Kahlil Gibran was a Lebanese-American poet, writer, and visual artist. He was born in 1883 in Ottoman Syria (modern-day Lebanon) and emigrated to the United States in 1895 with his mother and siblings. At the age of fifteen, he was sent back to Beirut to study at Collège de la Sagesse. He returned to Boston in 1902 after his sister’s demise.

His most notable literary works include The Prophet, The Madman, and The Broken Wings. Gibran wrote in both English and Arabic. He was an accomplished painter, too.

He re-founded The Pen League with fellow Mahjari poets in 1920.

At the age of 48, Gibran died from cirrhosis and incipient tuberculosis in 1931 in New York City. He willed all his future royalties to his native village, Bsharri.

Neil Douglas-Klotz is a renowned name in the fields of Middle Eastern spirituality and the translation and interpretation of Aramaic, Hebrew and Arabic texts. Douglas-Klotz has authored several books and is a frequent speaker and workshop leader.


Kahlil Gibran’s Little Book of Life is a collection of Gibran’s poems and parables from his other works such as The Prophet, The Madman, and The Broken Wings, among others. Neil has compiled these write-ups under six headings – Listening to Nature’s Life, Beauty and the Song of Life, Life’s Human Journey, Seasons of Life, Paradoxical Life, and The Life of the Soul.

An excerpt from Kahlil Gibran's Little Book of Life

Each section beautifully describes life and its various facets. Life here doesn’t limit itself to humans but everything in nature. The characters in the poem and parables are humans, animals, trees, breeze, sea, river and water – simply put, anything that breathes or moves. The book illustrates the relationship that each living being has with one another – both spiritually and materialistically.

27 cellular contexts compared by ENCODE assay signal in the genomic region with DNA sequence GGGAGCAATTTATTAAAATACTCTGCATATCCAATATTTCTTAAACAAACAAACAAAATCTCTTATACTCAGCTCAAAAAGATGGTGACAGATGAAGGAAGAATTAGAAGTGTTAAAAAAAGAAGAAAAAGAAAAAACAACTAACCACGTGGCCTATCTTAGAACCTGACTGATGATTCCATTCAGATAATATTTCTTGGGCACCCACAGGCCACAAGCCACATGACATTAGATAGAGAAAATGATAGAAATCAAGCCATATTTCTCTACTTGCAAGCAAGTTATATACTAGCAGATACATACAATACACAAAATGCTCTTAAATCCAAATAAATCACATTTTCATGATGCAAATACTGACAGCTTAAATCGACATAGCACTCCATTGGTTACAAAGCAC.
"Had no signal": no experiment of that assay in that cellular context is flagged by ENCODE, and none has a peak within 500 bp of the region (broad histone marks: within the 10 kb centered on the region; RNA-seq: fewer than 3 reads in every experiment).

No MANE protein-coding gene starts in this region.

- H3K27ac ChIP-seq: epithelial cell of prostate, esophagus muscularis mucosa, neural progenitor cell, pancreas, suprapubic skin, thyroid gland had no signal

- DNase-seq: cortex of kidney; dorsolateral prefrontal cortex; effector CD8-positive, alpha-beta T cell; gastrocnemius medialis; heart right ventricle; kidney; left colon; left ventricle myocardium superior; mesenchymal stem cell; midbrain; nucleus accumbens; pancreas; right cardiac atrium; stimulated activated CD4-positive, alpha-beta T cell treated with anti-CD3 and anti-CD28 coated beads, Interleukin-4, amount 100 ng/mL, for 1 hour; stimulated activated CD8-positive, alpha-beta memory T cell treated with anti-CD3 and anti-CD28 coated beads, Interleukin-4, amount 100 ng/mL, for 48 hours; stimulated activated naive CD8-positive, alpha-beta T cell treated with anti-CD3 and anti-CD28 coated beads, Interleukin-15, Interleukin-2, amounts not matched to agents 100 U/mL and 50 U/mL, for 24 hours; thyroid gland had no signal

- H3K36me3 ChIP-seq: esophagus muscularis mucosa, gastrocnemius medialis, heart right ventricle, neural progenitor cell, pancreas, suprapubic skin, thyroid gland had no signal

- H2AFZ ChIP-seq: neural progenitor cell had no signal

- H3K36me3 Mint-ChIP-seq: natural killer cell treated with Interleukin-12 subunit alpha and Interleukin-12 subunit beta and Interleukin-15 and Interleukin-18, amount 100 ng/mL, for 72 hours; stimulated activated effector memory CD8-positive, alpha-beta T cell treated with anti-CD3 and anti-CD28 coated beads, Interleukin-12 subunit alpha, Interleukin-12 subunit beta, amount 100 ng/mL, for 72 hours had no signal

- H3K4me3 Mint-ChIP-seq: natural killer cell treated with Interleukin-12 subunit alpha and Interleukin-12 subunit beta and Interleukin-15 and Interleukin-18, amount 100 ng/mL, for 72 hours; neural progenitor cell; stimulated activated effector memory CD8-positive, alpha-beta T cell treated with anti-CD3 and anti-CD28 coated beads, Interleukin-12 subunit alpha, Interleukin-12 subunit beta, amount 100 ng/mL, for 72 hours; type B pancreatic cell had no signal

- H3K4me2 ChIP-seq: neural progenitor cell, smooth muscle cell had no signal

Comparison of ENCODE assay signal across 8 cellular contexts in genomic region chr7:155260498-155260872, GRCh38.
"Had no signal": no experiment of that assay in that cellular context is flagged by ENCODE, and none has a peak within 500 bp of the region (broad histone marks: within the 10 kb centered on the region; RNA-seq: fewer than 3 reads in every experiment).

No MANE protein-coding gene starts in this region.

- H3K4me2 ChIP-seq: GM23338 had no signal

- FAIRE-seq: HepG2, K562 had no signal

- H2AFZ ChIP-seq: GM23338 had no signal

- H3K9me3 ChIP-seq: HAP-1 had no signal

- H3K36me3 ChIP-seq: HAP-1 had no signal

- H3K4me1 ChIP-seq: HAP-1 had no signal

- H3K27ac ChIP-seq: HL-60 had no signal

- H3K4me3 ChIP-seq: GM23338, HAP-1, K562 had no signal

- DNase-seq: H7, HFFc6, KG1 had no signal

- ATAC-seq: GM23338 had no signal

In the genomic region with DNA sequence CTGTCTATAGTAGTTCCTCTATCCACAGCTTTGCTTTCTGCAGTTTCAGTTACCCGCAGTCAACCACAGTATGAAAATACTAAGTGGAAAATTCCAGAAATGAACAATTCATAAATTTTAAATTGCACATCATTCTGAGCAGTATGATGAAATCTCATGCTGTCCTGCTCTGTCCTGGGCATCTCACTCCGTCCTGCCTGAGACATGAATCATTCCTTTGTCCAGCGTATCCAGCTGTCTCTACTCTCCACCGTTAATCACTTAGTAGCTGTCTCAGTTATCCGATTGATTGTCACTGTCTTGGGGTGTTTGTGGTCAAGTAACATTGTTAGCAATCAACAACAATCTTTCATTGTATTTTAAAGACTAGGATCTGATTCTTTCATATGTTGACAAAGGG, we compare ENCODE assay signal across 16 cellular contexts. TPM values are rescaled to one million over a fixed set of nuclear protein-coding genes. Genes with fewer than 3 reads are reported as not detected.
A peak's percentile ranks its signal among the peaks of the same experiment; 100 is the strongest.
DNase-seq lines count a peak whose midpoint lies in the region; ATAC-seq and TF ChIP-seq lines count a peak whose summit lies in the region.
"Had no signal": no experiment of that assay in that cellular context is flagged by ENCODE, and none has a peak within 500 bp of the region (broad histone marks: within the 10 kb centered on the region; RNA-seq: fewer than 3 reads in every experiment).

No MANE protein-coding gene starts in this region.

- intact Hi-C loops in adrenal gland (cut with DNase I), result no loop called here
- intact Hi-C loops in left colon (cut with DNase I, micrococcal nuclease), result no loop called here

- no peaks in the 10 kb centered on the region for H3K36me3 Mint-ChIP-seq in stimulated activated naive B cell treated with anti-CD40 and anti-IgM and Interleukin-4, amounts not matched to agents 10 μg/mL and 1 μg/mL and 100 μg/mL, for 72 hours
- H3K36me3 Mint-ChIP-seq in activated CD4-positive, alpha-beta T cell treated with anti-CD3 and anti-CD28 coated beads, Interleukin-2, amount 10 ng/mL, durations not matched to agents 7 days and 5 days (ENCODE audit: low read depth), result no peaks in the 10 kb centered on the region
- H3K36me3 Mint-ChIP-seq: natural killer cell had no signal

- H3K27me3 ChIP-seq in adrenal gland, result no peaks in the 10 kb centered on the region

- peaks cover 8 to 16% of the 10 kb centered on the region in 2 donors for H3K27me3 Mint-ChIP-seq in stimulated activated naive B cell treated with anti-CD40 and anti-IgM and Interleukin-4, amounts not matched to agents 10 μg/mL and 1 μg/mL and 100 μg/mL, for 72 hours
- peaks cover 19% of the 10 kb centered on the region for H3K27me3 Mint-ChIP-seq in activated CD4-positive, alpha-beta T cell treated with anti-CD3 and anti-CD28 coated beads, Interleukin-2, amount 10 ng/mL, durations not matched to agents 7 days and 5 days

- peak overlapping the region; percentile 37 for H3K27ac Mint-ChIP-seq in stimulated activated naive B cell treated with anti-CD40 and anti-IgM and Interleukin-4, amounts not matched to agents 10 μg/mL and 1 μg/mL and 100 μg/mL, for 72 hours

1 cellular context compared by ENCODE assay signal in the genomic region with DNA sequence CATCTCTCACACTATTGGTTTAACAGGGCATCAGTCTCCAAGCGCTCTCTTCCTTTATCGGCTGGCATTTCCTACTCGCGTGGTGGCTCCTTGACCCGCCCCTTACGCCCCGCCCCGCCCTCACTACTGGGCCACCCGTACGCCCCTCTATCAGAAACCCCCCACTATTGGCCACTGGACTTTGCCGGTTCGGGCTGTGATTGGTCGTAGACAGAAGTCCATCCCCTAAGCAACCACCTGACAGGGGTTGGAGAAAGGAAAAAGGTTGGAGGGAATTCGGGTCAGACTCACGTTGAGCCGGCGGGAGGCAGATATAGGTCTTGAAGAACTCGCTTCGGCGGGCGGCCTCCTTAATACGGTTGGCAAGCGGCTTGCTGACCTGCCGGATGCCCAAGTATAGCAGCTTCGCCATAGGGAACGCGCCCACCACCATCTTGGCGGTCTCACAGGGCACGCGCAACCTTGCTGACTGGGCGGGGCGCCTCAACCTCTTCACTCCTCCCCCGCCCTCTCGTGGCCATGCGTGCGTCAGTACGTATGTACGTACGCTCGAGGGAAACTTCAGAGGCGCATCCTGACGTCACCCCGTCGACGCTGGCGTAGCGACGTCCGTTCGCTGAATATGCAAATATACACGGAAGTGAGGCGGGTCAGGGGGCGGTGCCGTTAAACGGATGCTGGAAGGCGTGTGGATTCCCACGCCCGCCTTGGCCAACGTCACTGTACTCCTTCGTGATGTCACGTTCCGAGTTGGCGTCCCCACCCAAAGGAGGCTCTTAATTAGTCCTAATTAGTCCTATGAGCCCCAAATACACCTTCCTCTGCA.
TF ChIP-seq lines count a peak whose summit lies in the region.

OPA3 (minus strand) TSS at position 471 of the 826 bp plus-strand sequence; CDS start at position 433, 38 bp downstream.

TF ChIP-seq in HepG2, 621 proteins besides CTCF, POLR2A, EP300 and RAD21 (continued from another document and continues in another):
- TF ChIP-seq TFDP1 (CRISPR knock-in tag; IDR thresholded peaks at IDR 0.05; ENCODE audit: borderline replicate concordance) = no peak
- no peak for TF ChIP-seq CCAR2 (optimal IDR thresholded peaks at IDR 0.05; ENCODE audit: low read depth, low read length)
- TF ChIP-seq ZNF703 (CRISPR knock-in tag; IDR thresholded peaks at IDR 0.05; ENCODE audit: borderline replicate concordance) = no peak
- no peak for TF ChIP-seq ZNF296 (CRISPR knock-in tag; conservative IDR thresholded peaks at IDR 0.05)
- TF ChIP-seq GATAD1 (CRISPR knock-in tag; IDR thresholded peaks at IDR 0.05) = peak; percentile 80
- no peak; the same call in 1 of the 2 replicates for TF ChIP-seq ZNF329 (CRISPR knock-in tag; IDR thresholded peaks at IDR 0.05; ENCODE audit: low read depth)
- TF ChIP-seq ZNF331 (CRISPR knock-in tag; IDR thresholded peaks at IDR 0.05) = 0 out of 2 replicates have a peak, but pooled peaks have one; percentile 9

Kahlil Gibran’s Little Book of Life isn’t just about beautiful words, but also profound undertones. When read aloud, each word in a poem or prose sounds like a melodious song. The poems in particular are tremendously soothing to a turbulent, disturbed mind; they offer a quiet refuge from our tempestuous lives. Overall, the book is a perfect blend of religion and spirituality.

The compiler, Neil Douglas-Klotz, also deserves credit for his magnificent understanding and presentation of Gibran’s works.


Kahlil Gibran’s Little Book of Life is not for fast readers. The book is definitely not a one-day read. While this is not a downside of the book as such, readers with a thing for fast-paced reads may not be able to enjoy the real beauty of a book that is meant to be read and savored slowly.


Trees are poems the earth writes upon the sky, We fell them down and turn them into paper,
That we may record our emptiness.

Taking time to listen to the natural world reveals a new dimension of being human. It is as if all of nature were already within us, reminding us of our connection to the one life we share.


Ameya Score:

We would recommend Kahlil Gibran’s Little Book of Life in a heartbeat to every reader who has the time and patience to slowly read and ponder over every word. When read in a tranquil setting, the book has a bewitchingly magical feel to it.

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